·         The steady leadership of the 2nd level Warrior gives them a +2 to attempts to exercise force, but doesn't provoke anyone else in the process. Impact (on card game): Add +2 to the value of any Spade played to accomplish something.
·         The Clerics' presence suggests that this group might have cultish tendencies, and some religious factions are mildly perturbed. Impact (on card game): Any attempt to exercise Influence is at -1 to the value of Hearts.
·         The Thieves have caught the attention of the authorities. Impact (on card game): You will have -7 to the use of any Clubs.
·         The Wizards' use of their arcane prowess has created an advantage for your faction. It may be applied in any area. Impact (on card game): The wizards' influence could be used to offset the problems caused by the thieves' failure. That would make use of Clubs in the card game at -2 instead of -7, a marked improvement.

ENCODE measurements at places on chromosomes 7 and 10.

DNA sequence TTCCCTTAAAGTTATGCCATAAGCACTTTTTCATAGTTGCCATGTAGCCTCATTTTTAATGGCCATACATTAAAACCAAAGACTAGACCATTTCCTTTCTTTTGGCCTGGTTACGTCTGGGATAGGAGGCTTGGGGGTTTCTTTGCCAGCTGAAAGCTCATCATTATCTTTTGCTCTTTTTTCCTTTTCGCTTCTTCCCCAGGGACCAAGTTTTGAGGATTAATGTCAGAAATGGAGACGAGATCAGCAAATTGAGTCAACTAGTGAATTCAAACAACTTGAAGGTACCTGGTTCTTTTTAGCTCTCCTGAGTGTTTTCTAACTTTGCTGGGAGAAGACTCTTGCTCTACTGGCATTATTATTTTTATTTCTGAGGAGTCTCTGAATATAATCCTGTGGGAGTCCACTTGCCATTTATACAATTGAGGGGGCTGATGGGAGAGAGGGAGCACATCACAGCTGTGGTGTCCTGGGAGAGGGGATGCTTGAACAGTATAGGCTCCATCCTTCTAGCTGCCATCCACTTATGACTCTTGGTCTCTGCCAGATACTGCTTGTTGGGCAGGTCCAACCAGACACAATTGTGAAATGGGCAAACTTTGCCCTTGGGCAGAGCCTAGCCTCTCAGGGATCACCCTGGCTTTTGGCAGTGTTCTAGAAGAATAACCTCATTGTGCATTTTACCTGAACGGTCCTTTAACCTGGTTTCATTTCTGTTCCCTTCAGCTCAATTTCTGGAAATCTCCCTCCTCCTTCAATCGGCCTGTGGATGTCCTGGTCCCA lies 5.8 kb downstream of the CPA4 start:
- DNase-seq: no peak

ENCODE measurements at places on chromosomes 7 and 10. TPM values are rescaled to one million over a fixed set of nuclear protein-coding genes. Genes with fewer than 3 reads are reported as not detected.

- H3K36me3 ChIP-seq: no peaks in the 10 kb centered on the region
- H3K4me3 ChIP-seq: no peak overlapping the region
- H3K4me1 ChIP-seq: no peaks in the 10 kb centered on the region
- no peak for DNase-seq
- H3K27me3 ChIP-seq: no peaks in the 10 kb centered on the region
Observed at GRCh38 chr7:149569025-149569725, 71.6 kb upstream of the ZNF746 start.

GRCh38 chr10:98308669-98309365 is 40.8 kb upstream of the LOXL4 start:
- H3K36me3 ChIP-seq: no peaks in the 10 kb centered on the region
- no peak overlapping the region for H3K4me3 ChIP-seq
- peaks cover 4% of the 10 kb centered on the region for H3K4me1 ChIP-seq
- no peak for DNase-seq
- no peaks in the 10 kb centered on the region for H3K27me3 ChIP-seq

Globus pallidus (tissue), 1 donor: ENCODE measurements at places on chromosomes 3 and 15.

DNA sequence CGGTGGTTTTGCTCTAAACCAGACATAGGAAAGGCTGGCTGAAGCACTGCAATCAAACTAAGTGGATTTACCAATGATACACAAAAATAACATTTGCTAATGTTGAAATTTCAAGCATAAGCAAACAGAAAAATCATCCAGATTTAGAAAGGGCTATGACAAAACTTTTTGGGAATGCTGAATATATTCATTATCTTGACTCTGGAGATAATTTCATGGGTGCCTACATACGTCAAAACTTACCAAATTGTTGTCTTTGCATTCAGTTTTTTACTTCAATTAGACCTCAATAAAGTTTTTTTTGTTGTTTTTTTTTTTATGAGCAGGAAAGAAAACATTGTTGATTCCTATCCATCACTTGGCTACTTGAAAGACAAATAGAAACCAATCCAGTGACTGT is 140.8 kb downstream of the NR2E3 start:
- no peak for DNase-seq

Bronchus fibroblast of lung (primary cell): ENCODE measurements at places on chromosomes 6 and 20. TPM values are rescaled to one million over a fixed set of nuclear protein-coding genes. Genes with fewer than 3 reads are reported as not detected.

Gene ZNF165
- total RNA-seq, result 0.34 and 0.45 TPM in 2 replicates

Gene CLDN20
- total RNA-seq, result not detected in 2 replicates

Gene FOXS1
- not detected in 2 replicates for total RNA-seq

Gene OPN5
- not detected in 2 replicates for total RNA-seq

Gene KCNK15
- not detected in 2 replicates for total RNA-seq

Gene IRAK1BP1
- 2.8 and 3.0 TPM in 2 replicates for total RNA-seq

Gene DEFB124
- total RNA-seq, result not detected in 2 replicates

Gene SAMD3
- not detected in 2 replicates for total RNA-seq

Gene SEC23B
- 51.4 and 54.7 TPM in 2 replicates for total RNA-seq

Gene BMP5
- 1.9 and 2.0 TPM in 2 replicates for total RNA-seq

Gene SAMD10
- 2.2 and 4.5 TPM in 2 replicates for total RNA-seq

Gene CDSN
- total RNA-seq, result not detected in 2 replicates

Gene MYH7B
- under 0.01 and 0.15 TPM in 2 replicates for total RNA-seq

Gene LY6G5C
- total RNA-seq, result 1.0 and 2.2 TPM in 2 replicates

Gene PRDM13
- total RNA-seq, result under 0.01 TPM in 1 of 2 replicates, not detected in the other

·         The Halflings have eaten you out of house and home again. This increases your Upkeep costs for this Turn. Impact (on resources): Lose money from Faction coffers.
·         No Dwarves. No impact. However, if an enemy faction attempts to take advantage of you using Dwarves, then you could be at a disadvantage.
·         The Elves are successful, and classed up the joint somewhat. Impact (on card game): You may add +2 to Hearts, adding to your Influence.

Subsystem 3: The Card Game

Purpose

The purpose of this subsystem is to use the information and outcomes generated in the first two subsystems to play out the Faction's "moves" for that turn. All you need to accomplish this is a deck of common playing cards, with the Big and Little Joker included.